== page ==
EXCLUSIVE: Veteran Actor Alfredo Castro (The Club, No, From Afar) is in the middle of what could be described as a mid-career boom, but he doesn’t think it’ll bring him many plaudits in his native country.
“I think I will have to leave Chile,” Castro joked as he sat down with Deadline virtually from Santiago.
Last month, Castro was out in Cannes with The Settlers (Los Colonos), a tight and shrewd historical drama from Felipe Gálvez. Set in Chile at the beginning of the 20th century, the pic follows a wealthy landowner, played by Castro, who hires three horsemen to mark out the perimeter of his extensive property and open a route to the Atlantic Ocean across vast Patagonia. The expedition, composed of a young Chilean mestizo, an American mercenary, and led by a reckless British lieutenant, soon turns into a “civilizing” raid against Chile’s indigenous population. Mubi picked up the film for multiple territories out of Cannes, including North America and the UK.
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Castro remains on similar charged, historical ground for his next project, the latest film from Spencer and Jackie maverick Pablo Larraín. The pic, a black comedy titled El Conde, is the story of former Chilean dictator Augusto Pinochet told through the lens of an immortal vampire who finally decides to die after 250 years on Earth.
“I think it’s Larraín’s most important film,” Castro said of El Conde.
The film, Larraín’s first with Netflix, is currently in post and is expected this fall, but not before Castro makes his debut as Chile’s controversial former socialist president Salvador Allende in Allende, the Thousand Days, a four-part series co-produced by Chile’s Parox and TVN alongside RTVE in Spain and Argentina’s Canal 9.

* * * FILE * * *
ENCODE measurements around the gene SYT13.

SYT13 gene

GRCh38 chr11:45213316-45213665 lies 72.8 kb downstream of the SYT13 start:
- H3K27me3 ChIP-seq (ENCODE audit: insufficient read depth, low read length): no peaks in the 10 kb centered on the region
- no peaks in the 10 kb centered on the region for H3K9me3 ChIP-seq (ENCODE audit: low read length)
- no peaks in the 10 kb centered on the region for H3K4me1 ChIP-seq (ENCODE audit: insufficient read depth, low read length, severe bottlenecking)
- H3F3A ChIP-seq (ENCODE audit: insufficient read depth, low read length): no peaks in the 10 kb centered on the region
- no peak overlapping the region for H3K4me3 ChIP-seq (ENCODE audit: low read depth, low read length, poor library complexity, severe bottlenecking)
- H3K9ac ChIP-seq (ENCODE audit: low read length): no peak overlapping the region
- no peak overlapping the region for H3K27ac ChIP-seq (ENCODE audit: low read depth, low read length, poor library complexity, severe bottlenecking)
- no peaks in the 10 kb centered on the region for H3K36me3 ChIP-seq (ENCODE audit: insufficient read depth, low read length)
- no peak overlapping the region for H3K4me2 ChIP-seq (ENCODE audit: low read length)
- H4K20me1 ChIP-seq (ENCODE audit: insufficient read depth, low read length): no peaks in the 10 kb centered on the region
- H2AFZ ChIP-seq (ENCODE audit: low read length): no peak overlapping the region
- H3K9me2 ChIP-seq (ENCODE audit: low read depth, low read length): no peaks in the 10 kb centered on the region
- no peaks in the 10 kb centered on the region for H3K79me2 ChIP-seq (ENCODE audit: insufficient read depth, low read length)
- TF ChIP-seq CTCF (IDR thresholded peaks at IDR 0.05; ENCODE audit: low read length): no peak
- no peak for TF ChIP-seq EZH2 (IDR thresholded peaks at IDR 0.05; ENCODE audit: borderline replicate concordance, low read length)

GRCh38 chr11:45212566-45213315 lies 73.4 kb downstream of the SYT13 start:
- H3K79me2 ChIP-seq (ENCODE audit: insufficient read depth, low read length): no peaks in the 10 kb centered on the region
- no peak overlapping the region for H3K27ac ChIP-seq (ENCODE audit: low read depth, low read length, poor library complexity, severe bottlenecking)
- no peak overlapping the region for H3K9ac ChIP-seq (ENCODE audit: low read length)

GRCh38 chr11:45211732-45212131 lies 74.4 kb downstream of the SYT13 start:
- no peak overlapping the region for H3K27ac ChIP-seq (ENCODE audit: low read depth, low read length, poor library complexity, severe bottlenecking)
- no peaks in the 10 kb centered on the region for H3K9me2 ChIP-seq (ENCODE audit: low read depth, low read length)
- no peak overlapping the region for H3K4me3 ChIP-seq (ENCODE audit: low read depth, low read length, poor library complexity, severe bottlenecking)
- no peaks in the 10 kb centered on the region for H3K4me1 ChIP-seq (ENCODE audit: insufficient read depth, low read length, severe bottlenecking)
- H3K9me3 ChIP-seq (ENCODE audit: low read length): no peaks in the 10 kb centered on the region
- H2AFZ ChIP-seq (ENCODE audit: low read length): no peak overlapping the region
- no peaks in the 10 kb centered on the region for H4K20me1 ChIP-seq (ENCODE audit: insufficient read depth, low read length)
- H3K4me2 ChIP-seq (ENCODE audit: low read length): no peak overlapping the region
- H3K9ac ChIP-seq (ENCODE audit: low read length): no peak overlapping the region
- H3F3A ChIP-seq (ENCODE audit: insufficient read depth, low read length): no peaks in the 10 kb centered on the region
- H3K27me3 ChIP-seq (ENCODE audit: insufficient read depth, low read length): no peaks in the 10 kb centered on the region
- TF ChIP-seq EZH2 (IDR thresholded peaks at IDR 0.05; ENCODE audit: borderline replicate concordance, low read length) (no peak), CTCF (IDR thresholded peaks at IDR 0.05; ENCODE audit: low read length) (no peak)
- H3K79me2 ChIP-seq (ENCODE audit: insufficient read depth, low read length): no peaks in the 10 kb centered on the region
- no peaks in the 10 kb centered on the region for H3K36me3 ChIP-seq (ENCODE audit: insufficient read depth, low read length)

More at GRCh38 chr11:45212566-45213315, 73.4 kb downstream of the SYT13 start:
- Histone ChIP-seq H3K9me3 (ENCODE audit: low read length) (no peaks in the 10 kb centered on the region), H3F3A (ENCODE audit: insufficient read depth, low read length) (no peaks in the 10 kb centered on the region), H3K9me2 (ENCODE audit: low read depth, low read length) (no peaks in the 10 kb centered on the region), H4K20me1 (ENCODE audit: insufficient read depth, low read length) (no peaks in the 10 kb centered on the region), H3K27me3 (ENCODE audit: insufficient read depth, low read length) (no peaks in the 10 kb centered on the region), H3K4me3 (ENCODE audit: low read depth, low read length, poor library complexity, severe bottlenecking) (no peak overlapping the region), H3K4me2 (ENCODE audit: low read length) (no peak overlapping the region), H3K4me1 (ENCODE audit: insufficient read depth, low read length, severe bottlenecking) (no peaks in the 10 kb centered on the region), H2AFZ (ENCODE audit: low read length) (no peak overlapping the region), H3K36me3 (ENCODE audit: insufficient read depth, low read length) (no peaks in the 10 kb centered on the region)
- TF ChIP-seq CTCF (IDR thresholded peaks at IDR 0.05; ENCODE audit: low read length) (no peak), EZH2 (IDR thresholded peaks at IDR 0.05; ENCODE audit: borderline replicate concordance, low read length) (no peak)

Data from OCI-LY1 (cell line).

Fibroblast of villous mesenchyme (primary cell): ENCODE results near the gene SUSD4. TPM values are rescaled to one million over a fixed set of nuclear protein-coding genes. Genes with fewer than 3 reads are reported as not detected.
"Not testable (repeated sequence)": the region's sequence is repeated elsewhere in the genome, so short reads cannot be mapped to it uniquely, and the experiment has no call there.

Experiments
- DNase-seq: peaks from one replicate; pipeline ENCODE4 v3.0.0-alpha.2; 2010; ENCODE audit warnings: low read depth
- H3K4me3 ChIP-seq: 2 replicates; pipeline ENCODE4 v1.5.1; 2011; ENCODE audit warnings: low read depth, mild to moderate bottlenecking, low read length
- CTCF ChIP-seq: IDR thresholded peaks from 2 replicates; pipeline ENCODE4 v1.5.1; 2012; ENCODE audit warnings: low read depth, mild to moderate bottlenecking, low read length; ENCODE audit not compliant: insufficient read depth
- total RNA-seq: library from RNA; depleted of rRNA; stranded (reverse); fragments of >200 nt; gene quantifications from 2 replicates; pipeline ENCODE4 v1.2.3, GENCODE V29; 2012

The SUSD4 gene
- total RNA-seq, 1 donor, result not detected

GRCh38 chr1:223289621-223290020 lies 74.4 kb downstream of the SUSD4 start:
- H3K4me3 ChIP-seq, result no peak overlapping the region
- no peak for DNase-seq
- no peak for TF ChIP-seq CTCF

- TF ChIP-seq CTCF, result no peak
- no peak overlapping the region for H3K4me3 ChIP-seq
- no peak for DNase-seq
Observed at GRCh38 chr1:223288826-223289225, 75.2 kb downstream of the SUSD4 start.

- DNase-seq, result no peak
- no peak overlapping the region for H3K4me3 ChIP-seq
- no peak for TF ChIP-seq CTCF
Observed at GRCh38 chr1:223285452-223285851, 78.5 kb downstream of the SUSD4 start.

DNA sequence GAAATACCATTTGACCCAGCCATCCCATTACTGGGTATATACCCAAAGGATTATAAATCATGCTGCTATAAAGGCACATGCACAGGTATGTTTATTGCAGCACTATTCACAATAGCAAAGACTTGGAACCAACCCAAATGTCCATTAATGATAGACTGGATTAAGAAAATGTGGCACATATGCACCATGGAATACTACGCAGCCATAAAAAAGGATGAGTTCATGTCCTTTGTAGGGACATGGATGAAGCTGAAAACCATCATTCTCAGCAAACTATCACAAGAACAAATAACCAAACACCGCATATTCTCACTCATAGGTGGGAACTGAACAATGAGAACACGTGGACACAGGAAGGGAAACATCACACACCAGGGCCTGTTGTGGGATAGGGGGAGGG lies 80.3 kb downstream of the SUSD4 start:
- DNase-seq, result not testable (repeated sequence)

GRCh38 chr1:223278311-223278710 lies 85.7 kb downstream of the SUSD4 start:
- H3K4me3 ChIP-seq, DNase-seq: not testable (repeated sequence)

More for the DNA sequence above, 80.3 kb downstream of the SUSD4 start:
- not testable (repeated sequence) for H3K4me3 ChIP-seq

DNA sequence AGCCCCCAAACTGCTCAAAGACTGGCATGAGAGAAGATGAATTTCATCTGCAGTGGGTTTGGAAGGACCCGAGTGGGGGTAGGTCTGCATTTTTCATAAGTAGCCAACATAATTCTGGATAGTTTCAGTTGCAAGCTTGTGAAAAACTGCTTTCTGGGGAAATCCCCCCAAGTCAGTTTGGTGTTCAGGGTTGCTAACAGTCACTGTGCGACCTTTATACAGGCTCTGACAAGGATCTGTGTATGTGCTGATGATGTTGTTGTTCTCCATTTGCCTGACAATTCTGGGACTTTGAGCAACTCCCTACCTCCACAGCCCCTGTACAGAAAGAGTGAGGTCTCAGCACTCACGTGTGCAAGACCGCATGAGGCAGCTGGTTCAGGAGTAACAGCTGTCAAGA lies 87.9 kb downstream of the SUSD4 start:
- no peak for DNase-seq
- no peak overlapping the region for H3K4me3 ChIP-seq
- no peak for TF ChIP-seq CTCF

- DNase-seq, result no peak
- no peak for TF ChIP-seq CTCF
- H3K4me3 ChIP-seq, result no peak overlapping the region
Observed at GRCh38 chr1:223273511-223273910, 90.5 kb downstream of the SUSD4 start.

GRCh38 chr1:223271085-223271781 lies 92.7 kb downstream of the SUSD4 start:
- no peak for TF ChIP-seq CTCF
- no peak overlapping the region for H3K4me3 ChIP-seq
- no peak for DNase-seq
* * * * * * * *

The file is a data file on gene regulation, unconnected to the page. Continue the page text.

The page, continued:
Below, Castro speaks with Deadline about the success of The Settlers out of Cannes, working with Larraín on El Conde, what audiences can expect from the “very weird” vampire pic, and how all three projects confront Chile’s brutal political history. Castro also teases which European festival audiences should expect El Conde to debut this fall.
DEADLINE: The Settlers debuted to rave reviews out of Cannes and was promptly picked up by MUBI. How did it feel to receive such a positive response?
ALFREDO CASTRO: I was very happy because the film is very much a Chilean story. But in a way, it speaks to something that has happened everywhere: The devastating erasure of millions of native communities. I think all Chilean films and life is related to the impunity of those days. Even recently, we had a coup in 1973, where hundreds of people disappeared or were found dead, and we still have not had justice. So we’ve had 100 years of impunity. These are the intense emotions that intrigued the audiences in Cannes.
DEADLINE: Is the story of native communities widely known in Chile?
CASTRO: No, not so much.
DEADLINE: So why take on the role?